Education is no different than anything else in life – some people are solitary, and some people are group oriented. In recreation, some people like to fish or golf (solitary athletics) and other in baseball or basketball (group athletics). Some employees prefer the cubicle and data entry, while others thrive in group projects or working with customers.
In school, the “lone wolf” likes to be given the task and the tools, and set to it. The group oriented student craves the class discussions, question-and-answer sessions with the instructor, and group study sessions. Every person learns in their own way. And in all honestly, the on-line education experience is mostly geared towards the lone wolf.
Speaking from personal experience, I loved it. I’m a lone wolf, and the on-line experience was exactly what I needed. In fact, I definitely would have never gotten my bachelor’s degree without distance learning. What I disliked about class was getting up early and driving across town, finding a parking space, making it to class on time, only to have a professor distribute a hand-out and then read it aloud to the class. Or give a Powerpoint presentation. I disliked having minutes of every class wasted by students who asked endless questions, often times just because they wanted the professor to know who they were. And then there were times the instructor didn’t show at all.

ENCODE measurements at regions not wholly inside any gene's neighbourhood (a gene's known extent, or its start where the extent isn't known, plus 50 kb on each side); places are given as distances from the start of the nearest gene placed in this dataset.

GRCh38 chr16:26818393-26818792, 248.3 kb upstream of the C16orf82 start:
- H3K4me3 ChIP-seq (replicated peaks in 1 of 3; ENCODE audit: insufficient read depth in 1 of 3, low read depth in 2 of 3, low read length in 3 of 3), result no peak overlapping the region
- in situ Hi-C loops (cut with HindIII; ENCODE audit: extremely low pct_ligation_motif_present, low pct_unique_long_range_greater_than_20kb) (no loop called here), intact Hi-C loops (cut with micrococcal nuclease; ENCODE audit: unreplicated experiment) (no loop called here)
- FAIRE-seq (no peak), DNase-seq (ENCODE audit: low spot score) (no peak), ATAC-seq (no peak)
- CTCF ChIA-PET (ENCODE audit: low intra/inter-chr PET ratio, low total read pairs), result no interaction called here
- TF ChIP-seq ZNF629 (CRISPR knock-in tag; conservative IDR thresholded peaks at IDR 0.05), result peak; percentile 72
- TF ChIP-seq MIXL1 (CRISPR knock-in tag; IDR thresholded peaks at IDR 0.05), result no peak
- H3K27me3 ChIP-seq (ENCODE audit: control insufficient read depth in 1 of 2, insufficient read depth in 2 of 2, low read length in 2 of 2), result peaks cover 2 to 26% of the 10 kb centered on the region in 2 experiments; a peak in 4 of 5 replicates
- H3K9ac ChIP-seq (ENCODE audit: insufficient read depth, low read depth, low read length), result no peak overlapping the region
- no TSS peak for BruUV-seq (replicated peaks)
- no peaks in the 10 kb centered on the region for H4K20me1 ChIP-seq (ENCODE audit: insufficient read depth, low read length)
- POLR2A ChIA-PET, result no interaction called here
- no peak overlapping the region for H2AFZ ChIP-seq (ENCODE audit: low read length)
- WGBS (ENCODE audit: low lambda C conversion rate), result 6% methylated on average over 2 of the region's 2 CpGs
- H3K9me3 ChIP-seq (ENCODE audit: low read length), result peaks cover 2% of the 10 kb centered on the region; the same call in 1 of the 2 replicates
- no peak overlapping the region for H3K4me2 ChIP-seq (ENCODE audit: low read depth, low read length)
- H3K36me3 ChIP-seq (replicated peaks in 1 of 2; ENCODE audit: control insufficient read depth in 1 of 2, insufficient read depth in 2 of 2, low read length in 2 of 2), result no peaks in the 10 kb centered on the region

Granted, I’m a grouch, but for me distance ed solved all my problems and allowed me to focus on what was important – learning the material, passing the courses, and getting my degree. Throughout the process, I never once wished I had someone to study with.
However, I know that I’m not typical. And the typical person, even if they are a lone wolf by nature, is going to at some point want to discuss and go over the concepts and information they are learning in the class.
Since the class interaction is only through group posting boards and e-mails, this is troublesome for group-oriented learners. In her blog article The Disadvantages of Distance Education, writer Ashley Bensen cites the importance for some students of face-to-face interaction. Having zero face time with any faculty or fellow students can alienate some people.
One way around this potential stumbling block is made easy by technology. Just as we all connect to the education center via the computer, so we can connect to each other student-to-student. Shaking hands with another student may be impossible due to distance, but with a webcam (which comes standard with most all laptops and desktops these days) having facetime with a classmate can be done quickly, and often.
With sites like Skype and Oovoo, video calls can be made within the country for no cost. No credit card required, no invasive emails deluging your account. Just a simple set up, and then a student can video call any of their classmates they choose. These sites also offer group conference calling, so up to twelve people at once can share a call.
This allows for real-time study groups. From the comfort of their own home, people can exchange ideas, pose questions about the material, and prepare for tests.